…Barr explained that “the story went through changes throughout [the] day as we added reporting to it that made the piece more comprehensive,” adding that the Post will “often revise webfiles for the paper.” The A1 print story included some additional reporting, such as when McChrystal first learned the details of the Rolling Stone story. However, it still included no on-the-record sources making the charge that Hastings used off-the-record materials or details to back up the allegation.

Still sounds like a bad call by The Post.

Post Allows Anonymous McChrystal Aides to Impugn Rolling Stone

This appears to me to be a flagrant misuse of anonymous sources.  Credit The Post for not trying to make a lame excuse as to why it allowed anonymous McChrystal aides to impugn the integrity of Michael Hastings, who wrote the notorious article that led to the general losing his command and probably his career.  But the fact that the Post allowed anonymous sources to attack Hastings and his editors is unconscionable:

[O]fficials close to McChrystal began trying to salvage his reputation by asserting that the author, Michael Hastings, quoted the general and his staff in conversations that he was allowed to witness but not report.

A senior military official insisted that "many of the sessions were off-the-record and intended to give [Hastings] a sense" of how the team operated. The command’s own review of events, said the official, who was unwilling to speak on the record, found "no evidence to suggest" that any of the "salacious political quotes" in the article were made in situations in which ground rules permitted Hastings to use the material in his story.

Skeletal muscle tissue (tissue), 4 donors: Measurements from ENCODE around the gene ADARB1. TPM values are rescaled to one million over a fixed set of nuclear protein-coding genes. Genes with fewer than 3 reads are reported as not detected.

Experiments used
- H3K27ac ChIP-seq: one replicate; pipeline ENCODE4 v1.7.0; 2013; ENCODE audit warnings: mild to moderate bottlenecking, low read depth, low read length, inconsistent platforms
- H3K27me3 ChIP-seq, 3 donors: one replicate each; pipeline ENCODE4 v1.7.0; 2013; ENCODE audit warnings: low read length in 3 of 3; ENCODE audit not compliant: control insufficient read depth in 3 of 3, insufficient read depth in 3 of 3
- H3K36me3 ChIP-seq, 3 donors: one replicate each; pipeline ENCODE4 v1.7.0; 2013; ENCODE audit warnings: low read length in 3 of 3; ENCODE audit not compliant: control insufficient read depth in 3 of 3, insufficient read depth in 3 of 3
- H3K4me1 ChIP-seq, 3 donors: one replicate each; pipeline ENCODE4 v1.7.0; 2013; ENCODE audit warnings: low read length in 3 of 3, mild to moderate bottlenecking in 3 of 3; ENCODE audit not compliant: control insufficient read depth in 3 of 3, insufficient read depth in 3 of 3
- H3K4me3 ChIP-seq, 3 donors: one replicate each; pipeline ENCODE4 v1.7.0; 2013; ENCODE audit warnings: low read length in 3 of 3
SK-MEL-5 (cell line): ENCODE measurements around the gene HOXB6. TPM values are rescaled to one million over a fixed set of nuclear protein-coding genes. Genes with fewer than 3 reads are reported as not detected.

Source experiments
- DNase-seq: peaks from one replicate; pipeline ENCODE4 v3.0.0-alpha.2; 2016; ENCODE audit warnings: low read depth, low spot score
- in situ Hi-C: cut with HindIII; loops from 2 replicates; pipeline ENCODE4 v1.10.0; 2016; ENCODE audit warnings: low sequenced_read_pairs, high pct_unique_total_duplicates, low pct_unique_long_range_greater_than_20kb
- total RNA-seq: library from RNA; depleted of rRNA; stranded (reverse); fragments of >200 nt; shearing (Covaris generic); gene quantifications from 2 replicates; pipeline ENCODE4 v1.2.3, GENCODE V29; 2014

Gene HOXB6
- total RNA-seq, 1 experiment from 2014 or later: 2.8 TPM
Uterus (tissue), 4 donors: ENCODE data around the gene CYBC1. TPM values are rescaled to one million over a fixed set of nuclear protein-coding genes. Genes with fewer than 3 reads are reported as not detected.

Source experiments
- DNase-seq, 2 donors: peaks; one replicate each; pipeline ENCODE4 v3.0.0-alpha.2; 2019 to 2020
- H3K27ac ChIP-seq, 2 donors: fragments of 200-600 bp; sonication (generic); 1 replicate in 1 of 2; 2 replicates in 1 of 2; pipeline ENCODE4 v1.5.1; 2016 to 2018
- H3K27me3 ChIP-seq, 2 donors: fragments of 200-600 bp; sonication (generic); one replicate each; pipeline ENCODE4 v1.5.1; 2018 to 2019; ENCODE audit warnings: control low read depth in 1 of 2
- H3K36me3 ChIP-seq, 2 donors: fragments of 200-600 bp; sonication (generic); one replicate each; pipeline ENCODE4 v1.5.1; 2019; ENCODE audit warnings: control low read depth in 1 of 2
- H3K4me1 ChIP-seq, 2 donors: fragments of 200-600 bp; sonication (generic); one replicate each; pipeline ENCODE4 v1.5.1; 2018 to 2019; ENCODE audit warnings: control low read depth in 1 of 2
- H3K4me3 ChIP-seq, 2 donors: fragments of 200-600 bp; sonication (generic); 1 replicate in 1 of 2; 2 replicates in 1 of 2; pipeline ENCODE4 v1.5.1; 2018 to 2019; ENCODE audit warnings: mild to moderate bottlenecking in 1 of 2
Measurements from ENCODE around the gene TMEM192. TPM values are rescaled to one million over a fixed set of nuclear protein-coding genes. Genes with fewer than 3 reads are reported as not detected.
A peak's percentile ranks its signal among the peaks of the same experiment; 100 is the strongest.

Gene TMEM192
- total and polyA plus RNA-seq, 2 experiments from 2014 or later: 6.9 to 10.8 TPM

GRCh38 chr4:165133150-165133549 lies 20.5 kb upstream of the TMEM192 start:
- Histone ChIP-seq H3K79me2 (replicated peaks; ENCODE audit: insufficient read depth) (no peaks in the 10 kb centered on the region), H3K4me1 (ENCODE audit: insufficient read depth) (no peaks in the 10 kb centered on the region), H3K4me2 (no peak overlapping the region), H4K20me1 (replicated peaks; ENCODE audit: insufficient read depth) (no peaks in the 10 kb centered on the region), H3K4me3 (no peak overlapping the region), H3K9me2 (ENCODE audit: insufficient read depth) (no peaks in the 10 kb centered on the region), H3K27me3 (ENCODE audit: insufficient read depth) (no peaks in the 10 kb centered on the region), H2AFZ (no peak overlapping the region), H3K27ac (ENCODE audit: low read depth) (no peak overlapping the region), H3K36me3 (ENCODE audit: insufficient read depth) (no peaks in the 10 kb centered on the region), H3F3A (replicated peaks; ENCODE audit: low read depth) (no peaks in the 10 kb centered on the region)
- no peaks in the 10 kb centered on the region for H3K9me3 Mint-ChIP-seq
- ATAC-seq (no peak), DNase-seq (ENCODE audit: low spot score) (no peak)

A member of McChrystal’s team who was present for a celebration of McChrystal’s 33rd wedding anniversary at a Paris bar said it was "clearly off the record." Aides "made it very clear to Michael: ‘This is private time. These are guys who don’t get to see their wives a lot. This is us together. If you stay, you have to understand this is off the record,’ " according to this source. In the story, the team members are portrayed as drinking heavily.

Officials also questioned Rolling Stone’s fact-checking process, as described by [Rolling Stone executive editor Eric] Bates in an interview this week with Politico. "We ran everything by them in a fact-checking process as we always do," Bates said. "They had a sense of what was coming, and it was all on the record, and they spent a lot of time with our reporter, so I think they knew that they had said it."

These anonymous sources even provided copies of emails between a Rolling Stone fact-checker and McChrystal media aide. 

In my view, there is no reason for this article at all except to allow anonymous allies of the general to strike back—without bearing any responsibility for their attacks.  It’s as if the newspaper said, “We’ll do your dirty work for you.”

That The Post  allowed this reinforces the point Politico made in an earlier post subsequently scrubbed of the inside baseball admission.  The point was an admission that what made Hastings’ story so dramatic was that usually reporters hold back things they hear that might destroy their relationship with the institutions they cover.  In other words, we can’t trust what the Post  or other newspapers tell us because reporters and editors don’t want to upset their cozy relationship with the people they cover.